Like the downtown of a great city, the hub of the Milky Way galaxy is crowded and busy. Stars are packed elbow to elbow, and they're surrounded by enormous clouds of gas and dust, and by powerful magnetic fields. The question is, is anyone there to enjoy the show?
Astronomers have been using a radio telescope in California to try to find out. Last year, they surveyed a large patch of sky that includes the center of the galaxy. They hoped to hear radio "beacons" operated by other civilizations.
The survey was conducted with the Allen Telescope Array -- a collection of 42 antennas that are linked together to make a single telescope. It didn't look at any region of the sky long enough to hear ordinary radio signals, like the ones we Earthlings beam into space every day. But it was sensitive enough to detect powerful beacons that could be used to attract attention. And there were a lot of stars in its search area -- about 40 billion of them between us and the galactic center.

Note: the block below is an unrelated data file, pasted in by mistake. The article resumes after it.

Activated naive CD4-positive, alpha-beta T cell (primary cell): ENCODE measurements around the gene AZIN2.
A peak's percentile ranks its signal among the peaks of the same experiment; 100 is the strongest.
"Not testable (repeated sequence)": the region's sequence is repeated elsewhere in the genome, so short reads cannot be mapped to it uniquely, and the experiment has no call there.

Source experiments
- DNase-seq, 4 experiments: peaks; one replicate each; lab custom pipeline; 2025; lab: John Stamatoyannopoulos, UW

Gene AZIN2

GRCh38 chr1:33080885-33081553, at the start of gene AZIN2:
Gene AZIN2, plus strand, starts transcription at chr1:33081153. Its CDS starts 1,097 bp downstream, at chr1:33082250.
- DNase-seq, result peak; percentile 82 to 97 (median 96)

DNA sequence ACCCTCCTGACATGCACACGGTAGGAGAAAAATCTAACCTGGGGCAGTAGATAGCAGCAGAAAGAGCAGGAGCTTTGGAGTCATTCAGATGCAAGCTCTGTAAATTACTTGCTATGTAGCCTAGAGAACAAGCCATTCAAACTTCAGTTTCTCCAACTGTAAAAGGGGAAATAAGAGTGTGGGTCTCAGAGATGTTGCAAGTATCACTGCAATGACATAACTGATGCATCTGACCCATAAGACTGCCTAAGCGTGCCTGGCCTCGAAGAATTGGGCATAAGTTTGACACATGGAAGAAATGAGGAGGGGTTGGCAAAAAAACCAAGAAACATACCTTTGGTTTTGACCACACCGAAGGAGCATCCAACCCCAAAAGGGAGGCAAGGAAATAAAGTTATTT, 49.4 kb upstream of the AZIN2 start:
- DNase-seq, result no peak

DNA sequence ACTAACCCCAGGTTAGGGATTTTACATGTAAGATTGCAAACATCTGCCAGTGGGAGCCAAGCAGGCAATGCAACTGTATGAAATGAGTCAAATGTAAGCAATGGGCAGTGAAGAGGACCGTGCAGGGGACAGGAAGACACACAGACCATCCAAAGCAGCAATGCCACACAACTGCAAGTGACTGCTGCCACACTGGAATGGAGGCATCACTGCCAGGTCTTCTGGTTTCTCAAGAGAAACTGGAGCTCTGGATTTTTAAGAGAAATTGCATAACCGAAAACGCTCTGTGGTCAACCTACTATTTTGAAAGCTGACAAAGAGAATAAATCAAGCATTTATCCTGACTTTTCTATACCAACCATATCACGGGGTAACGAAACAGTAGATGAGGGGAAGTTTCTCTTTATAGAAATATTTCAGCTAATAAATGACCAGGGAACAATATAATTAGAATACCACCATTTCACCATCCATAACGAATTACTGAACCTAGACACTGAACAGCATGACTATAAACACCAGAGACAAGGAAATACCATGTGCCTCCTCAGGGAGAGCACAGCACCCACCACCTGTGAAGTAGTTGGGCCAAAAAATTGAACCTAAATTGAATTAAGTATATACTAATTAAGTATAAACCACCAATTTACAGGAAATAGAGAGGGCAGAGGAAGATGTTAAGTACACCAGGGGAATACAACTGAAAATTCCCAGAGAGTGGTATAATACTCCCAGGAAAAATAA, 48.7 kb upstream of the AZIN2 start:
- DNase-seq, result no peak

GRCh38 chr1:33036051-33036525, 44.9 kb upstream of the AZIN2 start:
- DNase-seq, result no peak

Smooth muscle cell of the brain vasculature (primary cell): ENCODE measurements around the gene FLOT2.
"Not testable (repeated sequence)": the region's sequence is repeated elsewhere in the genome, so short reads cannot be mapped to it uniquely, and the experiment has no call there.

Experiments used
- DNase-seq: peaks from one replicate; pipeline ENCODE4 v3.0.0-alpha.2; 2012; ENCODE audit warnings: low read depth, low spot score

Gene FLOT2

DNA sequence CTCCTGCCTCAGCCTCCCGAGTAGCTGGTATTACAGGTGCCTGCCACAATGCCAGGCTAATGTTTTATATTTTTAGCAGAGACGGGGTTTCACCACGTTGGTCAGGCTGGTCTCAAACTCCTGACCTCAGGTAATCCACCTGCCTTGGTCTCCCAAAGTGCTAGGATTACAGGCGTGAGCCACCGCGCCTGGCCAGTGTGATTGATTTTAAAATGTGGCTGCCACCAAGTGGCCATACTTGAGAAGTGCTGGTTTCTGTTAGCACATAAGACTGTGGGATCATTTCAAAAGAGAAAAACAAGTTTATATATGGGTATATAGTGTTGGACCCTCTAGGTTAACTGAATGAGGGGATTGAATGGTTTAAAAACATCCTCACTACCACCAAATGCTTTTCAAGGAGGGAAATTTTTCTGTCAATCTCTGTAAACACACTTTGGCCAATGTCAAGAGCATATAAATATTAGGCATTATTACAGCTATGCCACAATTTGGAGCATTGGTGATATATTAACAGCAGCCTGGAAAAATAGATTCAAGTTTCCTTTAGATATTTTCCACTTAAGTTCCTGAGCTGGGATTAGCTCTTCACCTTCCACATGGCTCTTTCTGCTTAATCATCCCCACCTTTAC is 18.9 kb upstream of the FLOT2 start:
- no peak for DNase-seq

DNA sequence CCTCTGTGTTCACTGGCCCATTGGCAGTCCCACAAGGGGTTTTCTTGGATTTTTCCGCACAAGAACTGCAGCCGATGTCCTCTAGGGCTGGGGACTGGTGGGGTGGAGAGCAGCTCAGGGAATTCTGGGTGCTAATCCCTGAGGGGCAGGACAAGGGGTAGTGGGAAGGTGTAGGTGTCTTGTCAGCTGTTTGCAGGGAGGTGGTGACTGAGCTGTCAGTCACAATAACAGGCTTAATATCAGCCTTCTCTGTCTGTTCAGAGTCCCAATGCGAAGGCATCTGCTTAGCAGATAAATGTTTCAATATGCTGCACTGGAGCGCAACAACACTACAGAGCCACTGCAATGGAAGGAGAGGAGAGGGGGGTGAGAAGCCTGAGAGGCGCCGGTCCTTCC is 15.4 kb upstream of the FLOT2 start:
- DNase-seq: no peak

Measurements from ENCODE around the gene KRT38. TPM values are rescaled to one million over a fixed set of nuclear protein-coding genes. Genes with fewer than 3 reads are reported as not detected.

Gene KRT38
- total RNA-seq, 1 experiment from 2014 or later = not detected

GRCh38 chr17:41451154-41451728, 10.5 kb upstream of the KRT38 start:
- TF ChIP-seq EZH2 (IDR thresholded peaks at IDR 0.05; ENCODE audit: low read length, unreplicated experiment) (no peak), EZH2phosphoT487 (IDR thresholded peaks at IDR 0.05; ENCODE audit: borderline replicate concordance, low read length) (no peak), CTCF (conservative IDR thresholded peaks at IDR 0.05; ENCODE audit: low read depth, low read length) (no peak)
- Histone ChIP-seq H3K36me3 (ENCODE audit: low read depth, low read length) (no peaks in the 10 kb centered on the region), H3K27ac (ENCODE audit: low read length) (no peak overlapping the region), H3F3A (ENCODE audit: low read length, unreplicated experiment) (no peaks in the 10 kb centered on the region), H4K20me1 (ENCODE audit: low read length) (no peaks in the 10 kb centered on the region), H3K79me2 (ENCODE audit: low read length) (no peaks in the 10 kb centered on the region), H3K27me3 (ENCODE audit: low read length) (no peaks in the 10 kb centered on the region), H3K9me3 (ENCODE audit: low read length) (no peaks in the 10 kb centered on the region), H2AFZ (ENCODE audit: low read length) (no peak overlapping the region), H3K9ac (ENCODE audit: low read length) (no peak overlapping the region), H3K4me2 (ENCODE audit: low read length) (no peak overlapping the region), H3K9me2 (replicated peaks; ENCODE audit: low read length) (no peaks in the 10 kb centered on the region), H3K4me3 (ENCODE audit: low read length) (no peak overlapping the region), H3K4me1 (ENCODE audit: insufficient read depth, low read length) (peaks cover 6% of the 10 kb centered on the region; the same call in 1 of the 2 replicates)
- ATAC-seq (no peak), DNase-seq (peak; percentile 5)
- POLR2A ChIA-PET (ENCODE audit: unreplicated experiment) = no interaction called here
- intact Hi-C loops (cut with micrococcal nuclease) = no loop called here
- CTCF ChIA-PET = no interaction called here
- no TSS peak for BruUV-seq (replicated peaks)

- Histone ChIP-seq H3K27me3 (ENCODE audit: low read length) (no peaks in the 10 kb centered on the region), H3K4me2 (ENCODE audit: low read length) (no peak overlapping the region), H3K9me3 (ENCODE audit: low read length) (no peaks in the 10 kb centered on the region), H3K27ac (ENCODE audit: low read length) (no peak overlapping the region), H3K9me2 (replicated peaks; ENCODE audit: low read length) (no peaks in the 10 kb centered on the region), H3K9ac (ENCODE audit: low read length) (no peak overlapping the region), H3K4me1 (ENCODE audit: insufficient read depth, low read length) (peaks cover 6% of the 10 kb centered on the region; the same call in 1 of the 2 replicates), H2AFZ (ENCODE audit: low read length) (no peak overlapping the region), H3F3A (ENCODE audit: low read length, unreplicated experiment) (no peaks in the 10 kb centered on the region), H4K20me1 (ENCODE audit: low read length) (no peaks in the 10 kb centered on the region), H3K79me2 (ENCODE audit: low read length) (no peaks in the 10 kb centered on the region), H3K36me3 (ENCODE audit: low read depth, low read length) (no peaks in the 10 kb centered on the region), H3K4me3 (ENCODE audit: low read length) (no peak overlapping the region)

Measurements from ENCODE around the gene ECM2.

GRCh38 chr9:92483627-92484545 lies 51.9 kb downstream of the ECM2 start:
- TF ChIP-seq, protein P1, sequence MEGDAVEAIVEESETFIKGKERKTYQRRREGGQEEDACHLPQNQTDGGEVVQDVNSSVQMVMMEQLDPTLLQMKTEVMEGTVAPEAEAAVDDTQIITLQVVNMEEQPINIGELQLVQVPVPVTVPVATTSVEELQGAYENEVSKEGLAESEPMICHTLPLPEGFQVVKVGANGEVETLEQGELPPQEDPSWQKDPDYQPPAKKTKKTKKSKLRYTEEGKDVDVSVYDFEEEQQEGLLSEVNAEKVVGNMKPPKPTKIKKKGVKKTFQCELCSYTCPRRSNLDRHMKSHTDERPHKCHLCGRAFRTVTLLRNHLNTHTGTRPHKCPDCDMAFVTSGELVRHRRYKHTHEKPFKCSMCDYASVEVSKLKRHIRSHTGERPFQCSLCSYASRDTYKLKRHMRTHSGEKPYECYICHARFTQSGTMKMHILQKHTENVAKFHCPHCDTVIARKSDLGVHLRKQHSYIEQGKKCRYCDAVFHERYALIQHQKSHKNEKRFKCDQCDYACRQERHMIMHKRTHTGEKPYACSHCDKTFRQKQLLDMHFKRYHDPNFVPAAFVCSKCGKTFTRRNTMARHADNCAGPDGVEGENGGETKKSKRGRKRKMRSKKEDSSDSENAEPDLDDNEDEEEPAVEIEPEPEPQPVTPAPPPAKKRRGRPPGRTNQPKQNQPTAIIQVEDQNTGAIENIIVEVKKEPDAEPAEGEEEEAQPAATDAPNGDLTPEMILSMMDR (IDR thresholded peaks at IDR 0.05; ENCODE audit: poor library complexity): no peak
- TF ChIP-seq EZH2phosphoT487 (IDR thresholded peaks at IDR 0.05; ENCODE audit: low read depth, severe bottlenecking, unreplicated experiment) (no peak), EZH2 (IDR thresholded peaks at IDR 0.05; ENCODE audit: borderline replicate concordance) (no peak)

No artificial signals were detected. But more-sensitive searches could yet reveal whether anyone lives in the Milky Way's crowded "downtown."
That downtown is in Sagittarius, which scoots low across the south on August nights. Its brightest stars form the shape of a teapot. The subtle glow of the Milky Way rises from the spout like steam. The center of the galaxy is immersed in that steam -- 27,000 light-years away.
More about Sagittarius tomorrow.
Script by Damond Benningfield, Copyright 2010
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